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Hello all, Dave here...
There have been a number of insightful comments of late about the news that Microsoft and Cisco Systems have been collaborating on secure development concepts.
The most interesting set of comments I saw were from Adrian Lane at Securosis who in his post entitled "FireStarter: Secure Development Lifecycle-You're Doing It Wrong" stated the following:
"...If you take the SDL Microsoft has described and try to implement it, you will fail. I am talking to the 99% of people out there who would think about implementing SDL and think "Hey, Microsoft published this new thingie for free; let's use it and save ourselves the time and money!" Wrong."
What may surprise many of you is that we are largely in agreement - for many of the same reasons that Adrian stated in his post. If you take Adrian's comment as ‘let's use it exactly and expect to save time and money!' you'll run into problems. On the other hand, using what we've done as a base for your own security development process will save you time and money. That said, it's clear to me that "what we've got here is...failure to communicate." My profound apologies to "Cool Hand Luke" fans. : - )
We have received many requests over time for information on how Microsoft applies the SDL to our products and online services. The SDL process as outlined in the book written by Michael Howard and Steve Lipner as well as the guidance posted on the MSDN Developer Center is provided for one primary reason - to provide process transparency for our customers. There are a surprising number of customers who are starting to demand that vendors provide evidence of effective security processes, and we're happy to oblige.
While development teams external to Microsoft may find that our documented processes provide useful context, they are just that, our documented processes. It has never been the intent of Microsoft or the SDL team to present our process guidance on MSDN as implementation guidance.
Adrian's point #5 pretty much sums up our philosophy: "Do what Microsoft did, not what they do." We couldn't agree more - and that's the reason why we released a whitepaper I wrote entitled "Simplified Implementation of the Microsoft SDL" in February 2010 at Blackhat D.C. In contrast to the 150+ pages of us "showing our work" to our customer base, the "Simplified" paper is seventeen pages of proven, non-proprietary, platform agnostic information for development teams to consider when implementing the core security elements that make up the Microsoft SDL.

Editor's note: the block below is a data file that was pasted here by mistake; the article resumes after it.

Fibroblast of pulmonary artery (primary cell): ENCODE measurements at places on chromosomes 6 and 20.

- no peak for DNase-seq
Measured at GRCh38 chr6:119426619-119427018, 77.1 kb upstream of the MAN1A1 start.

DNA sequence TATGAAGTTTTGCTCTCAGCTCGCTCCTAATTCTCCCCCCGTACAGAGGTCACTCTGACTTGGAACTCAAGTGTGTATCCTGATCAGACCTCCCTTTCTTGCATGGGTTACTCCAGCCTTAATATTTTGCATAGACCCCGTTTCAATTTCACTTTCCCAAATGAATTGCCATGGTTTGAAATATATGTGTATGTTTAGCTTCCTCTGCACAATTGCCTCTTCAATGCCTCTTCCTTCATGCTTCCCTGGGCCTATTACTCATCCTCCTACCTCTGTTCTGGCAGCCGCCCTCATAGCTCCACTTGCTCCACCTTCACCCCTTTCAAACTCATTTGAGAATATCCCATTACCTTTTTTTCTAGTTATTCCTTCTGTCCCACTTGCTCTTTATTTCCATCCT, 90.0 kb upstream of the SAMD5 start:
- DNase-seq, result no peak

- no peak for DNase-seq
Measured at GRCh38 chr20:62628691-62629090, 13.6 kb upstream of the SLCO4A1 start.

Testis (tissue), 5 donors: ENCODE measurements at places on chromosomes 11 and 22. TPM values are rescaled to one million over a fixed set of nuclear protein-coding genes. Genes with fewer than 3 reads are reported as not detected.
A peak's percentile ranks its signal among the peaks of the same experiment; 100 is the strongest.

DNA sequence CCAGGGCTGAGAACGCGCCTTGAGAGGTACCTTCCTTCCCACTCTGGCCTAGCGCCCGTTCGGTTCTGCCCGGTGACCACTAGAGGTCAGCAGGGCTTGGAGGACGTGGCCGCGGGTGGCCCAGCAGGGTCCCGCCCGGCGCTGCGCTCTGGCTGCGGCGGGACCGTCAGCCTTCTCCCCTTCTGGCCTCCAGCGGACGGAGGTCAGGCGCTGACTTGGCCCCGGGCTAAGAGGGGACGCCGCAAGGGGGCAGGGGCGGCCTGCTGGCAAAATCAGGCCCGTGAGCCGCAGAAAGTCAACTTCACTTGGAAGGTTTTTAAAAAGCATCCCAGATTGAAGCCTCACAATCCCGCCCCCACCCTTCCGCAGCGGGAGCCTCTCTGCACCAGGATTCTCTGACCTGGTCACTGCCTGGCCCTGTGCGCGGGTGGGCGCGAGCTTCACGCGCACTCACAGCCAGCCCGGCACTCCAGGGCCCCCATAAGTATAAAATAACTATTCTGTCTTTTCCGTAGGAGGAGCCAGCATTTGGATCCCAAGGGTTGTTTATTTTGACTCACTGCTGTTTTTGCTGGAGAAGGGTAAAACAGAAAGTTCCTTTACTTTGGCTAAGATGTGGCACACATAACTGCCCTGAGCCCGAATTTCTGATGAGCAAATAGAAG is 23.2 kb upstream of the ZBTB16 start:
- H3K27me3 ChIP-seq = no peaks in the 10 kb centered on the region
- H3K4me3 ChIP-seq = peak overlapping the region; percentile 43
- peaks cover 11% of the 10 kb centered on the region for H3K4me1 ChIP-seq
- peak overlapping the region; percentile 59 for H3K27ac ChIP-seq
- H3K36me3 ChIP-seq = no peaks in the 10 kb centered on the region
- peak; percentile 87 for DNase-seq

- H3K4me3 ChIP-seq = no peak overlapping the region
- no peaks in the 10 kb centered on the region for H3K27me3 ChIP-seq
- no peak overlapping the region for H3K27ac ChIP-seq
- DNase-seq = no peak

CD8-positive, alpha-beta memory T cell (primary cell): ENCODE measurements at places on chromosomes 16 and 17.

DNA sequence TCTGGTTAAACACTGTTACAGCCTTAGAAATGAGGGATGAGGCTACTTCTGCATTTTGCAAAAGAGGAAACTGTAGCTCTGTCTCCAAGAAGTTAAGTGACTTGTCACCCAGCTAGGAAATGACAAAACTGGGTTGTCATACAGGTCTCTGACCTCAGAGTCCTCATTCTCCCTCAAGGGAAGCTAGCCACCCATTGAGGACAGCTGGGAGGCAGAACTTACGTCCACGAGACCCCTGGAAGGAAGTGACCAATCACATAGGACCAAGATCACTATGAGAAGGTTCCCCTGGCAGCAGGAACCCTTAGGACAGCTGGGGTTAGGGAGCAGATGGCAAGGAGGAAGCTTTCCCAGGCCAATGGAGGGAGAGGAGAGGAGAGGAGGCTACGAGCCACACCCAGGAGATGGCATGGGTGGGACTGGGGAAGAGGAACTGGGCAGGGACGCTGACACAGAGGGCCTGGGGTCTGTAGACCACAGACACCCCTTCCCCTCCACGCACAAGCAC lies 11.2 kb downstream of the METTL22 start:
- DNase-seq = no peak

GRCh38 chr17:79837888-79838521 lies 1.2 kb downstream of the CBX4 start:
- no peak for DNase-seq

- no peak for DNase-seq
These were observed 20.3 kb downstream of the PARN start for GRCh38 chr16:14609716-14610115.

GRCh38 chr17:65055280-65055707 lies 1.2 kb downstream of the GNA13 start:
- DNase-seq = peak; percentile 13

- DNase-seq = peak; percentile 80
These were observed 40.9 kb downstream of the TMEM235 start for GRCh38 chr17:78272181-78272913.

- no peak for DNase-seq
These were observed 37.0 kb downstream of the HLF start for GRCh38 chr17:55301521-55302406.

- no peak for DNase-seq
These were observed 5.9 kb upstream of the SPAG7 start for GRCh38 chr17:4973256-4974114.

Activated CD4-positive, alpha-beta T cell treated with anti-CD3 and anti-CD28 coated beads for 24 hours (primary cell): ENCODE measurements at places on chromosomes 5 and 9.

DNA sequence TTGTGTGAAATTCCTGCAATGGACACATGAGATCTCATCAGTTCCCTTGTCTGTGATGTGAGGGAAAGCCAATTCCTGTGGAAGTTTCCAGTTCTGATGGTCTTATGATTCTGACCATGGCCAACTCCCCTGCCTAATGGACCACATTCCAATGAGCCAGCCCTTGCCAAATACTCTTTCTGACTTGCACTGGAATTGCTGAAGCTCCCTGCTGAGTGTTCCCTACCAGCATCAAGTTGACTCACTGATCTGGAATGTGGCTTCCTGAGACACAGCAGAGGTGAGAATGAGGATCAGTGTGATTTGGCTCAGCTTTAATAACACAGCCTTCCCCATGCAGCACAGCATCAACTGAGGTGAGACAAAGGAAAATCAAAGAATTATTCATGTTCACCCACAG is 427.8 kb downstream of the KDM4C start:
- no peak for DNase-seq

A skeptic might conclude that since Microsoft is a software company, there must be a reliance on Microsoft tools in order to "do" SDL. There is no reliance on Microsoft tools - while we do provide tools for various activities in the SDL, there are perfectly acceptable substitutes (or methods) available to those who wish to use something other than a Microsoft solution.
For example, we've heard of instances where dev teams have written narrative threat models in Word - heavy on the verbiage and light on the Visio diagrams. There was another instance where a team engaged in threat modeling as a whiteboard exercise; which seems like a really cool and interactive way for a team to get a solid understanding of the threats and mitigations for a particular application - until it's time to archive the result. So, they took a picture of the whiteboard and called it good.
While we think the SDL Threat Modeling tool is pretty handy in these situations and we are convinced of its effectiveness in surfacing design threats, the method used for the threat model is unimportant in the grand scheme of things. The importance lies in the act of threat modeling and using the output from the threat modeling process to drive the changes necessary to secure an application.
Similarly, if a dev team wants to start fuzzing, it makes no difference from an SDL perspective whether you use excellent free tools like the MiniFuzz fuzzer Michael Howard wrote, or Michael Eddington's Peach, or if you use any of the quality fuzzers available from SDL Pro Network tool vendors. Just find a tool that is appropriate to your needs and go fuzz your apps.
Adrian is "spot on" when he muses about the resources necessary to implement the SDL at Microsoft - it's a non-trivial bit of effort. Then again, there's only one Microsoft - we ship hundreds of applications, used in over 150 countries worldwide and deployed on a variety of software and hardware platforms. We feel we have a unique responsibility to make our products as secure as possible - that drives our security philosophy and our ongoing investment.
The Simplified SDL (or any proven security methodology for that matter) requires adequate resources, smart people, and subject matter expertise. We realize that not all organizations have the resource base of a Microsoft or a Cisco - but frankly speaking, you don't need to be an organization with several thousand developers, testers and architects to implement the SDL. Experience tells us that organizations (regardless of size) usually take an incremental approach to process improvement - security processes are no exception. If secure software is the end goal, then we can state with confidence that implementation of any of the processes listed in the Simplified SDL paper (in whole or in part) will contribute to more secure software.
The bottom line from our perspective is that development teams need to take an outcomes-based approach - they should strive to understand the operational environment in which their application will run and should take the steps necessary to ensure that the application (when code complete) is as safe as it can be, given available knowledge and resources.
So, a big hat tip to Securosis and Adrian for his insights - which gave us a great opportunity to talk about how the SDL is more than just a Microsoft process.